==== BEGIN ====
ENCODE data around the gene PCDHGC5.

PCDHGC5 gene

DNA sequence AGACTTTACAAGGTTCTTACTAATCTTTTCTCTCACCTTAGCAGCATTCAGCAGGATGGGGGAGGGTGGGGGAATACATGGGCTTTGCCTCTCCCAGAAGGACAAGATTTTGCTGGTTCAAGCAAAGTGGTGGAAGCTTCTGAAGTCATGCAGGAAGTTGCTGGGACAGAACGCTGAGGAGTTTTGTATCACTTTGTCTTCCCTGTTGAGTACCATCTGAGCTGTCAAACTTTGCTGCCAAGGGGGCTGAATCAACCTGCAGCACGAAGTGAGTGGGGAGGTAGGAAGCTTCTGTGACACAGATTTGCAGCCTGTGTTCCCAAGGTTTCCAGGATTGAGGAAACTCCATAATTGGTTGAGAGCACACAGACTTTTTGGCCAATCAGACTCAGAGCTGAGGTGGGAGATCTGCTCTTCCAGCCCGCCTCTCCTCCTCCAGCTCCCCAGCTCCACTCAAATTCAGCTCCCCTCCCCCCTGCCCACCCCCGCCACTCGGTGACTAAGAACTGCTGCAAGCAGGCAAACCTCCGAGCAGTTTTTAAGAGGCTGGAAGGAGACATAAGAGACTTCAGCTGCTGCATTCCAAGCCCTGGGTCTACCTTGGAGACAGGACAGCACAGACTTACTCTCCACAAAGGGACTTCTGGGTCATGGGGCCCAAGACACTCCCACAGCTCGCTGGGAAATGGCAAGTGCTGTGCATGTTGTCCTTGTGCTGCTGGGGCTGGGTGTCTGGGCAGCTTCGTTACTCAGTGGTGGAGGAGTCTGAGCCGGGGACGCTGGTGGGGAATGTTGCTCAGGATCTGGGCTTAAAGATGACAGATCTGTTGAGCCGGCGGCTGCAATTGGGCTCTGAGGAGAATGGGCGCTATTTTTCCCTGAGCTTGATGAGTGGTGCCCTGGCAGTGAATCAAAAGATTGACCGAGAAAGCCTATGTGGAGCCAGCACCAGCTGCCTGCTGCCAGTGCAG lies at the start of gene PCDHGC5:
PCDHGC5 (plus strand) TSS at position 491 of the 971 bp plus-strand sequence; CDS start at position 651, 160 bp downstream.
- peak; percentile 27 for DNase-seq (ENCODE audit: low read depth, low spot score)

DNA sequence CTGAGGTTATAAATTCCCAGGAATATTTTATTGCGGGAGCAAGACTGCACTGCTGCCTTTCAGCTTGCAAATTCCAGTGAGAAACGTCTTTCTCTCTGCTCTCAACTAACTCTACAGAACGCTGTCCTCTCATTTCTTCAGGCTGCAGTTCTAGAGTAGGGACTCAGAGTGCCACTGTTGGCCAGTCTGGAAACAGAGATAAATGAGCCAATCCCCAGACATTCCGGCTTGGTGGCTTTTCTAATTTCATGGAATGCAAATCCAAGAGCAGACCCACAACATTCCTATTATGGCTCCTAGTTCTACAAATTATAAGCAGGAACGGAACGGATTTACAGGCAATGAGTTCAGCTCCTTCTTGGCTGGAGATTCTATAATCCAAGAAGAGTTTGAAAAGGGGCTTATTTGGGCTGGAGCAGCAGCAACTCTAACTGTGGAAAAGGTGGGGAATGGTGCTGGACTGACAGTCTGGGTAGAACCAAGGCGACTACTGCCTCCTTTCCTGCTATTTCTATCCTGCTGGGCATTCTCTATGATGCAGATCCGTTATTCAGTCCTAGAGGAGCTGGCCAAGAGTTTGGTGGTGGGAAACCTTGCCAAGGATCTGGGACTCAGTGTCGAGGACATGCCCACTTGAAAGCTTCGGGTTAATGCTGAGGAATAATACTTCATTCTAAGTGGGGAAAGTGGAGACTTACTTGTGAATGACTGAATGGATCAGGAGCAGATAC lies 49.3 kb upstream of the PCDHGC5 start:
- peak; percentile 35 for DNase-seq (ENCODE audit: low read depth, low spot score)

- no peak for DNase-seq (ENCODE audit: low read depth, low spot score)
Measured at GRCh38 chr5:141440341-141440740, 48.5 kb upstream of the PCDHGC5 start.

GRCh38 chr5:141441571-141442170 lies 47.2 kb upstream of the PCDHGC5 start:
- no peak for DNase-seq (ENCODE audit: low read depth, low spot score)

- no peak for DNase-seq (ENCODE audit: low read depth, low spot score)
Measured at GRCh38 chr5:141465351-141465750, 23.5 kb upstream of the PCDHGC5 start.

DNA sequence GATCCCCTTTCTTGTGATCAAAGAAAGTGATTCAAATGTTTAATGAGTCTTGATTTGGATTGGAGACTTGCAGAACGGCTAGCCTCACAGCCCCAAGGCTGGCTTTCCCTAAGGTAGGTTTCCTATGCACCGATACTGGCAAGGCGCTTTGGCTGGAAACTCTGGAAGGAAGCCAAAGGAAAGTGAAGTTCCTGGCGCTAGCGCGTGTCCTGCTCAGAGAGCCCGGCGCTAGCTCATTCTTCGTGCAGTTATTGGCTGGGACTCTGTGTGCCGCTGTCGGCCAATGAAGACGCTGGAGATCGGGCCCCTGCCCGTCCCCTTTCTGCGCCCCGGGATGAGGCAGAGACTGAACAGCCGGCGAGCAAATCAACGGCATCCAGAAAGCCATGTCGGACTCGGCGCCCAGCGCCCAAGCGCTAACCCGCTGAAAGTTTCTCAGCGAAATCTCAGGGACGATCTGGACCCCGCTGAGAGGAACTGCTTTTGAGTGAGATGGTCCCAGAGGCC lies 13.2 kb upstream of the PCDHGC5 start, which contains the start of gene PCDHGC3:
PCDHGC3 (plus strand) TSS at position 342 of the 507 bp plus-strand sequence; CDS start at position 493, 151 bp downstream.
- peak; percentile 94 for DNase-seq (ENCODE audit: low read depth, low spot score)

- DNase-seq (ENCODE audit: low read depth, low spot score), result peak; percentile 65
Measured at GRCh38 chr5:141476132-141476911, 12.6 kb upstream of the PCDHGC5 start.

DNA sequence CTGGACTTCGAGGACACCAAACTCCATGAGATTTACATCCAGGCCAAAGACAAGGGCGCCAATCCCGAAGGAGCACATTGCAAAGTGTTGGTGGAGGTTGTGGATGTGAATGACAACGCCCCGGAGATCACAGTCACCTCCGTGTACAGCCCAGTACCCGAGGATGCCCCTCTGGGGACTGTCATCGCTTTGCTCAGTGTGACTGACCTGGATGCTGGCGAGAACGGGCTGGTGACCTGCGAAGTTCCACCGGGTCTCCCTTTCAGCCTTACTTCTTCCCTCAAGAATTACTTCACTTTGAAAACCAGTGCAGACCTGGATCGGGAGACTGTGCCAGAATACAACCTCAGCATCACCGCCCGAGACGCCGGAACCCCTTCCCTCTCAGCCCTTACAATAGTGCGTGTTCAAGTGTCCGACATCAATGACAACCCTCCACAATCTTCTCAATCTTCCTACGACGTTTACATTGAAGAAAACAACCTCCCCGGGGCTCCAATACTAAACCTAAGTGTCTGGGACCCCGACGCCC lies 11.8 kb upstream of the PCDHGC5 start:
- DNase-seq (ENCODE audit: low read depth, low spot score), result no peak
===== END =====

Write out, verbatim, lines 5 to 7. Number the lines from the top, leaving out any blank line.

- peak; percentile 27 for DNase-seq (ENCODE audit: low read depth, low spot score)

DNA sequence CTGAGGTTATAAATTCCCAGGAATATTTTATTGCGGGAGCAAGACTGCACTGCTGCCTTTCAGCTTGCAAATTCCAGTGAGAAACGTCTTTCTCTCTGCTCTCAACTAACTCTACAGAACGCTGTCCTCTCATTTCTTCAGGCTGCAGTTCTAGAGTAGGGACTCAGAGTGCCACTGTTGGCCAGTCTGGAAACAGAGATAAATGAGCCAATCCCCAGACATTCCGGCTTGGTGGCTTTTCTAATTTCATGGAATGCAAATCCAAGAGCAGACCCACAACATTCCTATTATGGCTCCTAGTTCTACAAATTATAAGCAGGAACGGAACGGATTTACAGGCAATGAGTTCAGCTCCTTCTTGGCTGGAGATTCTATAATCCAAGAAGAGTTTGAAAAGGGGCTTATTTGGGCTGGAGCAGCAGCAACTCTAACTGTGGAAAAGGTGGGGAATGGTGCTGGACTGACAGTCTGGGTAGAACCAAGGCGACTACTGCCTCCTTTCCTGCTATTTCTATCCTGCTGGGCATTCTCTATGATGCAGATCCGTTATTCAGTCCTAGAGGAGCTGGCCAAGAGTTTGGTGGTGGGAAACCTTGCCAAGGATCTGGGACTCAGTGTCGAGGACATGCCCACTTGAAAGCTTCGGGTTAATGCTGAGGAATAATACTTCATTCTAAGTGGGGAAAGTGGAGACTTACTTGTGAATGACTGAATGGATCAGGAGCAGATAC lies 49.3 kb upstream of the PCDHGC5 start:
- peak; percentile 35 for DNase-seq (ENCODE audit: low read depth, low spot score)